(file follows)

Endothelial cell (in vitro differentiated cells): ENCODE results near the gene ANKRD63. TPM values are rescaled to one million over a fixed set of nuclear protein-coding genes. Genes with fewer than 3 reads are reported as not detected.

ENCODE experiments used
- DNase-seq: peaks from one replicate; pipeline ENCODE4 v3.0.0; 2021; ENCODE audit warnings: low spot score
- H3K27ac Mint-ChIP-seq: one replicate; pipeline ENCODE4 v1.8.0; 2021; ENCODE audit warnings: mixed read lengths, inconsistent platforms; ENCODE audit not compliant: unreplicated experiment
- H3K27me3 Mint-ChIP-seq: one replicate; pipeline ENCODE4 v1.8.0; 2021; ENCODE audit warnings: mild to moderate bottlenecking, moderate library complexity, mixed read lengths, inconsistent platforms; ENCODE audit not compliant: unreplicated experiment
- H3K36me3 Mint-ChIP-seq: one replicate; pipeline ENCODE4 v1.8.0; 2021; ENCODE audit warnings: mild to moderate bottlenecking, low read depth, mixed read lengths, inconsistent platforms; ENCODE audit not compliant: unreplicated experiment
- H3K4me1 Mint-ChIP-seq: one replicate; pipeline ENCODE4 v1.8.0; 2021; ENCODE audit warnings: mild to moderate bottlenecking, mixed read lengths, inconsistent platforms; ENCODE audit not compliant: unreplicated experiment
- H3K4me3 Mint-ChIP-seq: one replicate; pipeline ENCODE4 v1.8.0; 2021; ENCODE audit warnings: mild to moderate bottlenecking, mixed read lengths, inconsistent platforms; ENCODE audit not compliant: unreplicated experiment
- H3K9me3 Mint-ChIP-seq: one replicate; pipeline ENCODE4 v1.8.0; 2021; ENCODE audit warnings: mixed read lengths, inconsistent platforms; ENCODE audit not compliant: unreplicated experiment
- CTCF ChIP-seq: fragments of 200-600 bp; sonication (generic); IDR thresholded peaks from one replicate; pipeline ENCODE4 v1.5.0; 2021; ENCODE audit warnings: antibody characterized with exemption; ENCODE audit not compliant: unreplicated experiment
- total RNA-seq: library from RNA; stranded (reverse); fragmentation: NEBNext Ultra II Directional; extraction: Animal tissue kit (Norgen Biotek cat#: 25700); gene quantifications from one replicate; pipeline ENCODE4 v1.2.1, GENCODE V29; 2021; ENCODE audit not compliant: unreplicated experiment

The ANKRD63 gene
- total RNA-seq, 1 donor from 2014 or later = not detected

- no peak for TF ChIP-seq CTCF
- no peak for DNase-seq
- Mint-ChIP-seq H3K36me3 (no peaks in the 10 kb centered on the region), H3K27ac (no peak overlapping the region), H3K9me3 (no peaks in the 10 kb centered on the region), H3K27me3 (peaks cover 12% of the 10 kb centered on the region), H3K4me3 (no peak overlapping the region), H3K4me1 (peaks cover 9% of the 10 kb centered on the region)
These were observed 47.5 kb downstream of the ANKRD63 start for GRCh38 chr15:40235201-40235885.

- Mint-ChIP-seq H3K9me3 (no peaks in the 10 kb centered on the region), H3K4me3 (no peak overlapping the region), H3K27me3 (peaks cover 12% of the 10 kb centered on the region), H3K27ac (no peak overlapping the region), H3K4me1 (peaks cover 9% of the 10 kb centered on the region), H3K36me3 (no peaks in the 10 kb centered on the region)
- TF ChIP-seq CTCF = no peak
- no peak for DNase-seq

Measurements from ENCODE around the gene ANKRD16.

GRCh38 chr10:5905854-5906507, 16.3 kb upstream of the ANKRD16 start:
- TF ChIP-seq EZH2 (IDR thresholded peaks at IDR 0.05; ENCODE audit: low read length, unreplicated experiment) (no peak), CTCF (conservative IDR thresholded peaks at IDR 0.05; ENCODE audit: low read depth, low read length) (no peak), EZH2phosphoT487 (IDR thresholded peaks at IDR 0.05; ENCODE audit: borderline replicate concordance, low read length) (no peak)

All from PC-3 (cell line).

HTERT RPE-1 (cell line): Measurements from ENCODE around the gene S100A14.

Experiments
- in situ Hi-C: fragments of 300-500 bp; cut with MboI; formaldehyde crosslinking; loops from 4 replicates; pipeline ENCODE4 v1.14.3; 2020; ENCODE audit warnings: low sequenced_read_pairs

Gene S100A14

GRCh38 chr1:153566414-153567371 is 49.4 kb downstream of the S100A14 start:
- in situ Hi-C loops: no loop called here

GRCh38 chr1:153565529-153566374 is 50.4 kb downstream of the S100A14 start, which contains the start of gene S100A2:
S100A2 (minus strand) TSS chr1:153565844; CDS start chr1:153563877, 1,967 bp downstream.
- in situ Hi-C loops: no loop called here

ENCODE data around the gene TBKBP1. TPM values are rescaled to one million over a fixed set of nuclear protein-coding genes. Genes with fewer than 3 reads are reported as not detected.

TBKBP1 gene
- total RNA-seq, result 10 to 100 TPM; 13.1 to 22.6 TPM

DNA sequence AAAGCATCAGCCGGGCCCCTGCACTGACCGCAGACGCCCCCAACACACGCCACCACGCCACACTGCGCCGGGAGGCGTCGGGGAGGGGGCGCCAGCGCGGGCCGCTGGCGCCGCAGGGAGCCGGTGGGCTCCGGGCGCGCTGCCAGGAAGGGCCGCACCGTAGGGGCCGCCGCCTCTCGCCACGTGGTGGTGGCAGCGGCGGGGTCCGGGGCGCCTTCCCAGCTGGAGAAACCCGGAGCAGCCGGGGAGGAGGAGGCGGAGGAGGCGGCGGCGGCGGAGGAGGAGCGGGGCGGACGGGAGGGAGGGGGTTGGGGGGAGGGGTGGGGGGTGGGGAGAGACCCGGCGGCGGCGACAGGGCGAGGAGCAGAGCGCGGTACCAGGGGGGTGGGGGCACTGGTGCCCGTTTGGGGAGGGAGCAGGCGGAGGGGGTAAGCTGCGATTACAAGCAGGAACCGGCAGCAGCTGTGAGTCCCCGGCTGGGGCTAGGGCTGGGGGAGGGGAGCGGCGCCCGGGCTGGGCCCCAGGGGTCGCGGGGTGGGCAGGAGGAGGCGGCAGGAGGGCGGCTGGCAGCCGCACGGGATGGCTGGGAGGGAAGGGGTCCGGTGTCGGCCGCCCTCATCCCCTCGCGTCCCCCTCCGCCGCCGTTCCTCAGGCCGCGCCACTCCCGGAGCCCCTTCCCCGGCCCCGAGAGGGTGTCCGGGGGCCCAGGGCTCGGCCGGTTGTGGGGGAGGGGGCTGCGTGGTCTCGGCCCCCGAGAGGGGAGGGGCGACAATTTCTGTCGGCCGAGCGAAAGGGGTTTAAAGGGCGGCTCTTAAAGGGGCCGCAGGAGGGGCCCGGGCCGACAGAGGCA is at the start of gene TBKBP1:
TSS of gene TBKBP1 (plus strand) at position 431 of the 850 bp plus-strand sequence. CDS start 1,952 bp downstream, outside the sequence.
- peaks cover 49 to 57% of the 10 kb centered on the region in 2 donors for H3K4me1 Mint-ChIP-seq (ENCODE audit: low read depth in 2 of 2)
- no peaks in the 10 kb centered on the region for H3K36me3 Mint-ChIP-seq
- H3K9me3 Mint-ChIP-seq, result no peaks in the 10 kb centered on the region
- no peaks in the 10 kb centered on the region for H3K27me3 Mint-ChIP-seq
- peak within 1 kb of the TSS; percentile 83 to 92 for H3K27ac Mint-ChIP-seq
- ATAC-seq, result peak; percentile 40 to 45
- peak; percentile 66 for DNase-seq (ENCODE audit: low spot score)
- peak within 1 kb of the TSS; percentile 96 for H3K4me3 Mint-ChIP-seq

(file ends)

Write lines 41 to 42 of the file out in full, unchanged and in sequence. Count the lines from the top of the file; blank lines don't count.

- H3K9me3 Mint-ChIP-seq, result no peaks in the 10 kb centered on the region
- no peaks in the 10 kb centered on the region for H3K27me3 Mint-ChIP-seq